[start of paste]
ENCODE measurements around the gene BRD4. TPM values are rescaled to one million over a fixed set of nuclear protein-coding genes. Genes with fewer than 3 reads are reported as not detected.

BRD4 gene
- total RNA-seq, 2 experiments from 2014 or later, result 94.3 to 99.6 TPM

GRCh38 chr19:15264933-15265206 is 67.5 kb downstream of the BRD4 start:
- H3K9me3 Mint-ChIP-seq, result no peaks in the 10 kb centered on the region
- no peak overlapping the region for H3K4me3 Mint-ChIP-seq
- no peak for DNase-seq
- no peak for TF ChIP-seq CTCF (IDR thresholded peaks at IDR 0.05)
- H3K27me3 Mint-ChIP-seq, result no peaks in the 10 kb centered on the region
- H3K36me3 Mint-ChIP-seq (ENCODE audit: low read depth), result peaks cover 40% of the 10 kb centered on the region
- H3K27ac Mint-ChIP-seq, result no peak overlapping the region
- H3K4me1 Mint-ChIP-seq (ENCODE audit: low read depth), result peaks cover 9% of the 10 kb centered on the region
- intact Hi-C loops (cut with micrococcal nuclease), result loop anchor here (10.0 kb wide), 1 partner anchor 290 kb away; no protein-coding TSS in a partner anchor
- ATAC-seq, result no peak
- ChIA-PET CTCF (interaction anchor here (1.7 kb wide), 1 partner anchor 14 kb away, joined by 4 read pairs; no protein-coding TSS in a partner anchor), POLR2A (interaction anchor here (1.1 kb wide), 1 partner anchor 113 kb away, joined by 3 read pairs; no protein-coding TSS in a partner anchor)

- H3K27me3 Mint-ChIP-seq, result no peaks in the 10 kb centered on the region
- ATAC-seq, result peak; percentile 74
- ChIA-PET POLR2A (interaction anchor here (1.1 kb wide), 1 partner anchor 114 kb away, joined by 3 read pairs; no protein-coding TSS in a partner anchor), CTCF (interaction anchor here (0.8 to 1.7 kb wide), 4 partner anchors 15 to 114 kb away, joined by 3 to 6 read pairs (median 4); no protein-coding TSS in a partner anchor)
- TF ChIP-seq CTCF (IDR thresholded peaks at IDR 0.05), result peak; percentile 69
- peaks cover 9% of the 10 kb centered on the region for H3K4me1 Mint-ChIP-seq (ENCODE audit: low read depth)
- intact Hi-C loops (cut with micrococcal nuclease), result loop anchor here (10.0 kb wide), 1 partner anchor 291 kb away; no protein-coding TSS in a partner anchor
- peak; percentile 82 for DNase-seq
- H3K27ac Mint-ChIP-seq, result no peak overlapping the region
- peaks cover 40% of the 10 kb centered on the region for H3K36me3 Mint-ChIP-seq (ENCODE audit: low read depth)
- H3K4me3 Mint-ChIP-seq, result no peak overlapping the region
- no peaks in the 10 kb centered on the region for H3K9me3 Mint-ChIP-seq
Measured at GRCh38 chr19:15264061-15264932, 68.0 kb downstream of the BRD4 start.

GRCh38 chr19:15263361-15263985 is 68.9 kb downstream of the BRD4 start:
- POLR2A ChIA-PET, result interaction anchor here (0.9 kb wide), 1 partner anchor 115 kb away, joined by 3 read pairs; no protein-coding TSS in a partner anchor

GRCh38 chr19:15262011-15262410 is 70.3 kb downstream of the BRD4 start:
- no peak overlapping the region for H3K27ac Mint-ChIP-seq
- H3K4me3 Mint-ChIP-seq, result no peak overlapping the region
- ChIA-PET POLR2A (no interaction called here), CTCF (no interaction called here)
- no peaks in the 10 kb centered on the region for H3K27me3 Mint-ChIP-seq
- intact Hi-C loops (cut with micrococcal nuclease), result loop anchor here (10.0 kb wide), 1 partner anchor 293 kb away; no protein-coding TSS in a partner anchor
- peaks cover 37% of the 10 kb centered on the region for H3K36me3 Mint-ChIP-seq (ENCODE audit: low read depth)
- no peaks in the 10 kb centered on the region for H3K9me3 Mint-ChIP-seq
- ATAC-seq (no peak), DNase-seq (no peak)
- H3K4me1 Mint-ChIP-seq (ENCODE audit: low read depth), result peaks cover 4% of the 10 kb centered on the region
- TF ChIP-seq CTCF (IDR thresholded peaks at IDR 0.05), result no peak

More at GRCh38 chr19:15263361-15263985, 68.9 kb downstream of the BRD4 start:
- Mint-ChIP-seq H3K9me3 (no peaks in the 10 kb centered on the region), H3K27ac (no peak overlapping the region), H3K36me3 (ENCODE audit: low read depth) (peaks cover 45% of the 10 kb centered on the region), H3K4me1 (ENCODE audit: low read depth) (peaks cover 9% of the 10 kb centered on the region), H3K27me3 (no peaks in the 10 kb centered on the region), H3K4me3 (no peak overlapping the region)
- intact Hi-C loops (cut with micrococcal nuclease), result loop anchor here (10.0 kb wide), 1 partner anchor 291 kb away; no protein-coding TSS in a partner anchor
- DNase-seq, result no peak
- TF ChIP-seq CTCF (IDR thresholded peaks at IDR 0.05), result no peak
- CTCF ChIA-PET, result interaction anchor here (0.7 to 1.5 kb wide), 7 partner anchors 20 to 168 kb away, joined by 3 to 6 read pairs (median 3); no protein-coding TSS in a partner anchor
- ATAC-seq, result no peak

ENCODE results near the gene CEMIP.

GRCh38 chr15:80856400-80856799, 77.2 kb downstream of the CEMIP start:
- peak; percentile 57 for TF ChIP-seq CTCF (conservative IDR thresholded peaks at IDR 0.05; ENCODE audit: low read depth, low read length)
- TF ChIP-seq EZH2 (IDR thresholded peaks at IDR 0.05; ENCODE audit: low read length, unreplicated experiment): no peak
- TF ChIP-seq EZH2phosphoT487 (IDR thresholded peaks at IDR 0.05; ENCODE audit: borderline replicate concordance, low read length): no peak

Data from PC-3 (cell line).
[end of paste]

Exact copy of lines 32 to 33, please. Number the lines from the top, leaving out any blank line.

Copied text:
- H3K4me3 Mint-ChIP-seq, result no peak overlapping the region
- ChIA-PET POLR2A (no interaction called here), CTCF (no interaction called here)